When a person has been wronged and is desperate for revenge, they can turn to Enma Ai, also known as Jigoku Shoujo (‘Hell Girl’, but without such cheesy comic-book connotations). Through a mysterious website, accessible only at midnight, they can name the one who wronged them, and have them instantly taken to Hell for all eternity. But two holes appear as you curse a person – you cannot have them damned without being damned yourself, although unlike them, you at least get to live out the rest of your life.
Jigoku Shoujo is an interesting piece. Most of its 26 episodes explore its concept in a way reminiscent of Shinigami no Ballad – we get introduced each episode to a new character with new problems, usually having their lives wrecked by some amoral person, from abusive parents to bullies, see them have a crisis of conscience, and then finally they decide to damn those who wrong them. Although there are some mis-fires, some parts that become daft instead of creepy, by and large the damnation sequences, where Enma Ai and her associates torture the miscreant are effective, and the budget is high enough here to show some really impressive art and animation. The character designs are excellent, and Jigoku Shoujo herself is iconic. The main flaw is that things get quite repetitive, with over 20 episodes generally built upon the same premise.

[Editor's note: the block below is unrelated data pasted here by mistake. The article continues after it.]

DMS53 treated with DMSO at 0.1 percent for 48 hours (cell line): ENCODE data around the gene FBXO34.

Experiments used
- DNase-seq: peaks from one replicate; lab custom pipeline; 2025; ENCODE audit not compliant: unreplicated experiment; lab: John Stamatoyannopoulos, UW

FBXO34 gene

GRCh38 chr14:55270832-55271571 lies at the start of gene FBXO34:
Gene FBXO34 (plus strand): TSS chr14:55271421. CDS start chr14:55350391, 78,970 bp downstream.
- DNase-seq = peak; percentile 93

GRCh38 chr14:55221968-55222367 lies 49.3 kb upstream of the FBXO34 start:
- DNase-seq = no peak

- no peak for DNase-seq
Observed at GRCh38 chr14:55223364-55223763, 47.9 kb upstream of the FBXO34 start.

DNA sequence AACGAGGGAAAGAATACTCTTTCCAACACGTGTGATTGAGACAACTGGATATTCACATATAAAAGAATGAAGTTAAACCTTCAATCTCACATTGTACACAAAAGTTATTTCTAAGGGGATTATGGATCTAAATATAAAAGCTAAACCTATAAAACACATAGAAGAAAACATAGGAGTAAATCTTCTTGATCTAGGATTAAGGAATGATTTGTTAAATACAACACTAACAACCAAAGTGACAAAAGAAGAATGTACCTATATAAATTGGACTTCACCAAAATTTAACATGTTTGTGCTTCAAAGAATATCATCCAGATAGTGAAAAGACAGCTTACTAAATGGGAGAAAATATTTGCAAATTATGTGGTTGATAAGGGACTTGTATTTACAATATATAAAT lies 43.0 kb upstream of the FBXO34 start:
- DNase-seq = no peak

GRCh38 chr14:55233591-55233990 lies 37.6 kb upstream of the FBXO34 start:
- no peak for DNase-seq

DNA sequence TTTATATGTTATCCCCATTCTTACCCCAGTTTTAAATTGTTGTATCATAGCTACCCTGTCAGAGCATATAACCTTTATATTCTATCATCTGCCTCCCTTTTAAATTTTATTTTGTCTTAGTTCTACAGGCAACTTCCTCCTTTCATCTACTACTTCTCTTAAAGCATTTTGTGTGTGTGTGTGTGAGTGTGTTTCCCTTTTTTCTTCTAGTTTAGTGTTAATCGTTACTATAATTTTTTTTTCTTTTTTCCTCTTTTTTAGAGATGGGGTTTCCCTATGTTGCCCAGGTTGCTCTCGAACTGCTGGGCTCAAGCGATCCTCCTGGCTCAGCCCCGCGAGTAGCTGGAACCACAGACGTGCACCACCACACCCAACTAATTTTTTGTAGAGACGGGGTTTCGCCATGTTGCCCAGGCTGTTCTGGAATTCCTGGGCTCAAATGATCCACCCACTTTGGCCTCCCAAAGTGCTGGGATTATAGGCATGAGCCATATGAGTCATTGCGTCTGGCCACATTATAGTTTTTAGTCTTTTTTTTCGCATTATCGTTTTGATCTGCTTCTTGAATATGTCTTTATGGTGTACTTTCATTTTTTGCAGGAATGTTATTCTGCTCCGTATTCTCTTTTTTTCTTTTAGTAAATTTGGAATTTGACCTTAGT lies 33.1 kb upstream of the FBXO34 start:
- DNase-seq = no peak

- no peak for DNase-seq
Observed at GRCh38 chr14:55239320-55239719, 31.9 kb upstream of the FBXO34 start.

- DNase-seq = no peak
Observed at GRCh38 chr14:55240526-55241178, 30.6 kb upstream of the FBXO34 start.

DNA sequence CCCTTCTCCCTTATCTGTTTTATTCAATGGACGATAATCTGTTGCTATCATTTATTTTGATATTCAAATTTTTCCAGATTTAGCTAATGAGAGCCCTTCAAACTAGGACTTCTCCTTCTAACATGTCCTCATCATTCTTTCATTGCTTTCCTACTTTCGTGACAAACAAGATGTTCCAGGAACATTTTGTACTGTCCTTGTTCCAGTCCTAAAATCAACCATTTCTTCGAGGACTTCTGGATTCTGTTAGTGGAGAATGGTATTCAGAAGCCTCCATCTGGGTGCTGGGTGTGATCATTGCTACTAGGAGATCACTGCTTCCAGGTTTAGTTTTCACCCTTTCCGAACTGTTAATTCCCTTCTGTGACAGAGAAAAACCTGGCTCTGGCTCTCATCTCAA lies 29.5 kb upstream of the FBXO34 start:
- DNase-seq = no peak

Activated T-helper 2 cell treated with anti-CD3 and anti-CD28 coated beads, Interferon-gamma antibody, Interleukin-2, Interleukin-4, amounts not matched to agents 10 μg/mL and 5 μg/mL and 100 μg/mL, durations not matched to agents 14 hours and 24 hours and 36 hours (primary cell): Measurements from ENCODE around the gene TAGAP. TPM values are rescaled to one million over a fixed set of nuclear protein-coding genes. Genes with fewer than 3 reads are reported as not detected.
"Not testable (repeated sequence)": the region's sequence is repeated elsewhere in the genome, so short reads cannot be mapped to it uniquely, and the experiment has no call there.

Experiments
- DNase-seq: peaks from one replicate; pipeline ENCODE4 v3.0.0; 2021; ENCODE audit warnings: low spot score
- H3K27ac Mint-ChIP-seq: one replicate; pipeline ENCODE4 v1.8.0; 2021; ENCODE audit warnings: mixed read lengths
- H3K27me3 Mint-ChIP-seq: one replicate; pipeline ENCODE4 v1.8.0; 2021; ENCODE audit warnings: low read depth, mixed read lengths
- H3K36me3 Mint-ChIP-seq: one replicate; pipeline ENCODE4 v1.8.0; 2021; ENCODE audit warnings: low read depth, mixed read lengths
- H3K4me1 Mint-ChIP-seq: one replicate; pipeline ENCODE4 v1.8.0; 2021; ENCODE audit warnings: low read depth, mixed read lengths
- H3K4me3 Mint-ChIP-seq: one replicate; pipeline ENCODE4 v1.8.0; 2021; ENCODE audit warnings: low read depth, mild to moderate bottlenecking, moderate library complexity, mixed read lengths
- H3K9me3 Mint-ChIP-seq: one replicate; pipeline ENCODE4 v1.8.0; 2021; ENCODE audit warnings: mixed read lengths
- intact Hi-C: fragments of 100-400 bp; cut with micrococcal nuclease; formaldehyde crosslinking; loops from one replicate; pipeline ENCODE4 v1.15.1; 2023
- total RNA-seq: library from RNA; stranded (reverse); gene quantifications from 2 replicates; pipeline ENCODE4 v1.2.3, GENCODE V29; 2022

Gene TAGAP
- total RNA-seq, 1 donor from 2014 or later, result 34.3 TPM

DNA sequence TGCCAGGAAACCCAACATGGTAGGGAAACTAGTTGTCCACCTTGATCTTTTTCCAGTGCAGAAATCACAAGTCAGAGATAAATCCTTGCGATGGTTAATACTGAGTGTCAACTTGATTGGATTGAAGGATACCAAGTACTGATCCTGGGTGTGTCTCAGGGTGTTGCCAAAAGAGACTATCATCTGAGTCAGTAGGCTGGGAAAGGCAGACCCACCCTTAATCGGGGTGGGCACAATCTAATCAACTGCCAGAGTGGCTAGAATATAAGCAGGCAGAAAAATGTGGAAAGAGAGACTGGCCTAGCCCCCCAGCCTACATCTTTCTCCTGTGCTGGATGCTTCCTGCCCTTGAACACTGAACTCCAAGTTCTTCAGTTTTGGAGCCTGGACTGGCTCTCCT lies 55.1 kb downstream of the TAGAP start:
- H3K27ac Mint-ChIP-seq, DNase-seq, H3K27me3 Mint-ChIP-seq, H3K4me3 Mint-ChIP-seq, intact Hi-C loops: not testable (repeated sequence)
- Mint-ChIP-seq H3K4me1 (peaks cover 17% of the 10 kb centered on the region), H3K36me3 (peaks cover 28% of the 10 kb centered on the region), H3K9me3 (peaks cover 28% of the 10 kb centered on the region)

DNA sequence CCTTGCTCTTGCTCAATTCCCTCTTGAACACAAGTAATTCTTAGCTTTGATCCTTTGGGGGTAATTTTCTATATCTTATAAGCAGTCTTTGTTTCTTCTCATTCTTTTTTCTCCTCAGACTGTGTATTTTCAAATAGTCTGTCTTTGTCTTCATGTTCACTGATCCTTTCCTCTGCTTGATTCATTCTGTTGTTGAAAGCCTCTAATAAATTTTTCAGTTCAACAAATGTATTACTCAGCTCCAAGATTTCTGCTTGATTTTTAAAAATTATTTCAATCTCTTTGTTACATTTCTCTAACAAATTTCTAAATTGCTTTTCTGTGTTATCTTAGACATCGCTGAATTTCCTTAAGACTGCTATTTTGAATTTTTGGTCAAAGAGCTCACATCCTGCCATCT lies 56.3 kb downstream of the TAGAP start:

Only towards the end do important questions get addressed: except perhaps the vet, who was evil but hardly deserved damnation, all the revenges seemed justified, and ia few times delaying only causes more suffering for the innocents. It’s painted as a noble self-sacrifice, bearing damnation in order to rid the world of some horrible person. But what if the person doesn’t deserve to be taken to hell? Does Enma Ai refuse? This is addressed in the final arc, when a little girl with a strange connection to Jigoku Shoujo and her detective father investigate her. Soon, they learn of her past, which is very typical of Japanese horror.
What Jigoku Shoujo has in abundance is elegance. It’s stately, and pretty, and concerns itself with beautiful things and tragedies. It has something of a Poe gothic horror story in its juxtaposition of a refined way of living and the horrors of damnation. It is never rushed, never concerned about keeping its audience’s attention with bangs and crashes. It moves at its own pace, and concentrates on building mood.
As it is well-written, well-acted and well-animated, it achieves this all well. There is a second season to watch yet, and I will certainly be checking it out – at a slow, even pace, no doubt!
(originally written 15.5.08)